51QyBCx8aVL._BO2,204,203,200_PIsitb-sticker-v3-big,TopRight,0,-55_SX324_SY324_PIkin4,BottomRight,1,22_AA346_SH20_OU01_Christian education has in many ways taken on some of the characteristics of the dump truck. Many classrooms and pulpits are filled each week with a teacher/preacher who has spent several hours the previous week gleaning from several commentaries and surfing the web for as much theological material as possible on the scriptures concerning this week’s lesson. There is nothing wrong with this in and of itself. In fact these leaders are to be commended for their commitment and effort. However, the downfall comes when they stand behind the pulpit or in front of the class. We have gained so much knowledge and insight to this set of scriptures that we do not want our students to miss out on any part of it. Therefore, we back our truck up in the classroom each week and raise the bed and dump it all on our students. Most of the time it is like my first few tries with the dump truck. It all comes out in one heaping pile. Like the limestone, it is not usable in one huge pile.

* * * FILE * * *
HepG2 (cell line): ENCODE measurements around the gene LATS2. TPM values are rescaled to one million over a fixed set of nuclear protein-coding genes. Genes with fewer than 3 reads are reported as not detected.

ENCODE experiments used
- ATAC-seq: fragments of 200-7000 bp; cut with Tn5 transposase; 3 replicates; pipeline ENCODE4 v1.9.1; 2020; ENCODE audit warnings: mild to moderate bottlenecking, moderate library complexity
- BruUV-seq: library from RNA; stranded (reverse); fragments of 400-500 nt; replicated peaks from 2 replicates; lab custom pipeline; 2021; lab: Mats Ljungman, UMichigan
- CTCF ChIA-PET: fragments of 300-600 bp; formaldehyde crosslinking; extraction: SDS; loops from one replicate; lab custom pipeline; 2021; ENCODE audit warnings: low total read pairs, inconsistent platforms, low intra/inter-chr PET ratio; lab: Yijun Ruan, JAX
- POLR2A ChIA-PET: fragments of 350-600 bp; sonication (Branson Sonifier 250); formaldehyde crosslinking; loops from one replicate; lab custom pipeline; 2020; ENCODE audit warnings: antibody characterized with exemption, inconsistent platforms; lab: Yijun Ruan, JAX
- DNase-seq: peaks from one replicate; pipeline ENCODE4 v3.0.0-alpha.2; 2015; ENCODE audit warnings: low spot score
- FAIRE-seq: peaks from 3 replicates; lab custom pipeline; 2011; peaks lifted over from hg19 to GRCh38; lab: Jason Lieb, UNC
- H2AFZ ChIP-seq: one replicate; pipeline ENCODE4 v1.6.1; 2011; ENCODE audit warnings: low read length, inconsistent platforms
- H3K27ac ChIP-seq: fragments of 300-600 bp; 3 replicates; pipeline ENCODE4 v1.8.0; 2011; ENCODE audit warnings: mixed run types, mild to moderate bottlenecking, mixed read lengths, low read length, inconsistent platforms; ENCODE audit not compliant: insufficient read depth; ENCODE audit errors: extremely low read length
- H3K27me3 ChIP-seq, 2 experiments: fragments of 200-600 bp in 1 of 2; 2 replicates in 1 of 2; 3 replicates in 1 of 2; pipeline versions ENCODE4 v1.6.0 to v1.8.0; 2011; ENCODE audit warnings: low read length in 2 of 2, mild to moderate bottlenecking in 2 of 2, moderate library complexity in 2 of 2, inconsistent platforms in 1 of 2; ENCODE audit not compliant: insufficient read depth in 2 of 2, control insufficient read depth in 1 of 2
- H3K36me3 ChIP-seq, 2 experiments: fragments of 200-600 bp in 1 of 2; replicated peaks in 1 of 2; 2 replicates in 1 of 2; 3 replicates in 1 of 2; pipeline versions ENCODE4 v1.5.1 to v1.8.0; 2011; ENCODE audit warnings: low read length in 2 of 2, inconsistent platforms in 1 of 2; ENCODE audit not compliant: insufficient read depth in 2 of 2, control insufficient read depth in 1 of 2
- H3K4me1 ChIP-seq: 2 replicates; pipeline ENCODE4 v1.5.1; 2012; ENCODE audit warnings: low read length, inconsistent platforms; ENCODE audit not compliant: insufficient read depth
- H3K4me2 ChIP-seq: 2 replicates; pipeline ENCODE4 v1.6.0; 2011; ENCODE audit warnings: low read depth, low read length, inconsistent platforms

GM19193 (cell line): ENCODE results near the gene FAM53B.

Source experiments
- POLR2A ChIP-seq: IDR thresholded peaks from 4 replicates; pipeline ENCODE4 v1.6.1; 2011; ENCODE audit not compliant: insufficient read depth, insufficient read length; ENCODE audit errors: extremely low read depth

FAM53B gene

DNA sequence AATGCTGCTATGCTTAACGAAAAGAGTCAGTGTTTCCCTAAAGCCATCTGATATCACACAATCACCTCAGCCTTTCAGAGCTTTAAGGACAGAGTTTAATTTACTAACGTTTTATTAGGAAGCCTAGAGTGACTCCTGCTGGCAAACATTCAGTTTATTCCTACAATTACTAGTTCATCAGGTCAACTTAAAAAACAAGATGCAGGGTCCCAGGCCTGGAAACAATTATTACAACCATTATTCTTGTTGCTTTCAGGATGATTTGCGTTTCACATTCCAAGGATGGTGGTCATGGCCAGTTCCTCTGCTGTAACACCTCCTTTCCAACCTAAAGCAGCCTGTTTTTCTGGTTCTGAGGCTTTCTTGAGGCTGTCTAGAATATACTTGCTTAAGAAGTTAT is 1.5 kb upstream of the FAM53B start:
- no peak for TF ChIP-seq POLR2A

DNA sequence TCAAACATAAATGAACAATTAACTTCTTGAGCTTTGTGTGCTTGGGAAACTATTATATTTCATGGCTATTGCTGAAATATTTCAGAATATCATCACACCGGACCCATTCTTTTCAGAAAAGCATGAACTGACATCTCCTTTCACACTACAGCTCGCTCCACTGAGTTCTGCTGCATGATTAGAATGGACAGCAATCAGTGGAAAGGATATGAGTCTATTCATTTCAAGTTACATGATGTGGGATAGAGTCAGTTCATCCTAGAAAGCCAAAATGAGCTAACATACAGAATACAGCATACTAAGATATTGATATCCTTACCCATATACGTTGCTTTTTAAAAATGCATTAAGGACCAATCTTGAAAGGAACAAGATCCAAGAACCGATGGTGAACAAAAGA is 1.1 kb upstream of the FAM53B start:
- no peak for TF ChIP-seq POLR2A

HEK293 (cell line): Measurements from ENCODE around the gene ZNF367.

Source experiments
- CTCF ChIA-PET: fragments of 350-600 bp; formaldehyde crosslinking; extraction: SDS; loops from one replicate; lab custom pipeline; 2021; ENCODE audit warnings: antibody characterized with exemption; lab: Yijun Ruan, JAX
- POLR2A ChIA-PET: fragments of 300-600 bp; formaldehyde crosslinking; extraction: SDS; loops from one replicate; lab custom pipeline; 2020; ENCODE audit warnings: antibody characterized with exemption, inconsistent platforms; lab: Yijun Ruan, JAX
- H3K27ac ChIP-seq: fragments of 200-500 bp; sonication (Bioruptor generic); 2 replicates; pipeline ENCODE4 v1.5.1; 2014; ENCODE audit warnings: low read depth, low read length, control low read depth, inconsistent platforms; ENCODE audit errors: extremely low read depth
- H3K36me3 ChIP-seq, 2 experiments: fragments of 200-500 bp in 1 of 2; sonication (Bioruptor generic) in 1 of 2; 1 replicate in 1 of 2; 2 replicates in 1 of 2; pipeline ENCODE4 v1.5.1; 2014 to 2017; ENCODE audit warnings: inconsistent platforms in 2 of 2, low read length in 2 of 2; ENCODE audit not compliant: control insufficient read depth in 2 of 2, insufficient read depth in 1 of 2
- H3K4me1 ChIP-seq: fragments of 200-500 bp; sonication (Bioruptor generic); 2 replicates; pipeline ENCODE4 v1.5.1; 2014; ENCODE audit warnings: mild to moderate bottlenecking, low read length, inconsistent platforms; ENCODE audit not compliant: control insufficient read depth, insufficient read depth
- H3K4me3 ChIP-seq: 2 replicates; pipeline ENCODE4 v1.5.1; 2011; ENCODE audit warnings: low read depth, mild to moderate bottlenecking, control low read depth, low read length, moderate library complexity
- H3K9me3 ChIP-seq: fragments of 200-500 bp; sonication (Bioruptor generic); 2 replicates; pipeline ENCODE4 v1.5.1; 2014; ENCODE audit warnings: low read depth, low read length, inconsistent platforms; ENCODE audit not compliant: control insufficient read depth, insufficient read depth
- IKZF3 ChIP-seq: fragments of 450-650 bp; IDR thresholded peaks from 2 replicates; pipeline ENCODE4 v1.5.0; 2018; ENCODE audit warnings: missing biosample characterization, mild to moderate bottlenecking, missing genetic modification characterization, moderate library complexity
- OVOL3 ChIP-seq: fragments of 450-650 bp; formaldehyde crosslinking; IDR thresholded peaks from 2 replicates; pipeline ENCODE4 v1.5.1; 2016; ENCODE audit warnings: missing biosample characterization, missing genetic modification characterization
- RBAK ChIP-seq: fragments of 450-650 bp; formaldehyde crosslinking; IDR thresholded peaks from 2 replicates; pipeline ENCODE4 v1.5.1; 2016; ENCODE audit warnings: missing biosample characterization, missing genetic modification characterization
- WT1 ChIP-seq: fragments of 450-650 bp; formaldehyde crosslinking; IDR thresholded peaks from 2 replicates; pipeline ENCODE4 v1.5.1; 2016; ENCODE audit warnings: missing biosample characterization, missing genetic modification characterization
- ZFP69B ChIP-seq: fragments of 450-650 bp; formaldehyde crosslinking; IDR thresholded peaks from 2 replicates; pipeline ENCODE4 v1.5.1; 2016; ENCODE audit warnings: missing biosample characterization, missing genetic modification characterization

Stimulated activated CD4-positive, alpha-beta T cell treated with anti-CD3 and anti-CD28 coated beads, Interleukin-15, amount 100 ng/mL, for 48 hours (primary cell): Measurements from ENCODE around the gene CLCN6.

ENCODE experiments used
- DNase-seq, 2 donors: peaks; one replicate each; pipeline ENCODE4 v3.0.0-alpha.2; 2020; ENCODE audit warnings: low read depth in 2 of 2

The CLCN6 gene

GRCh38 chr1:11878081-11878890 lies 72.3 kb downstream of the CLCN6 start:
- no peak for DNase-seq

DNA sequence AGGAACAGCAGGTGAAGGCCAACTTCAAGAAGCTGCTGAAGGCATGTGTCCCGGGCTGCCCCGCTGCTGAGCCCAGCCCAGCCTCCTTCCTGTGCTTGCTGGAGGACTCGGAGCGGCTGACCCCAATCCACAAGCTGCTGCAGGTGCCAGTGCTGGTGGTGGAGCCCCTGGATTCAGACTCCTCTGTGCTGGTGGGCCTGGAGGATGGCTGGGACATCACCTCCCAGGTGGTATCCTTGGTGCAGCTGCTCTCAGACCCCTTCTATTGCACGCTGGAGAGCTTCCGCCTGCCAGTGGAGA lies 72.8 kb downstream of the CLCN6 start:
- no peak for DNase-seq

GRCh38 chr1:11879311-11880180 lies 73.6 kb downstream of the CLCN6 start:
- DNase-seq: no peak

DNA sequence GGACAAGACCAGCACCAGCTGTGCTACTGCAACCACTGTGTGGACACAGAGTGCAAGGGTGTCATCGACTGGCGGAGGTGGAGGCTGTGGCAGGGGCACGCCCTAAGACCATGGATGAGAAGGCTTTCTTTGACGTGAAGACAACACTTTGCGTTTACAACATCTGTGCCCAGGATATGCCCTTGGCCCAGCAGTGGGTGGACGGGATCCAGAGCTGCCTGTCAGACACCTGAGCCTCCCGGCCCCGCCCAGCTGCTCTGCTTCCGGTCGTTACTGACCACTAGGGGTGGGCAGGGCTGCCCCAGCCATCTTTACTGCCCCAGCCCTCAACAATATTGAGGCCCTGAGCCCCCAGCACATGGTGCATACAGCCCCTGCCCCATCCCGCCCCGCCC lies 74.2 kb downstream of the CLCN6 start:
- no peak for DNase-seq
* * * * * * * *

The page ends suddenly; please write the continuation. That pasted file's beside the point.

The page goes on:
Information, facts, and knowledge do not create learning. They do create an unpleasant and unsightly mound that is not applicable in the lives of our learners. Most of us do not have the luxury of having a clean-up crew coming in behind us to work the mound into a usable surface of transforming wisdom.
George Yates, Teaching That Bears Fruit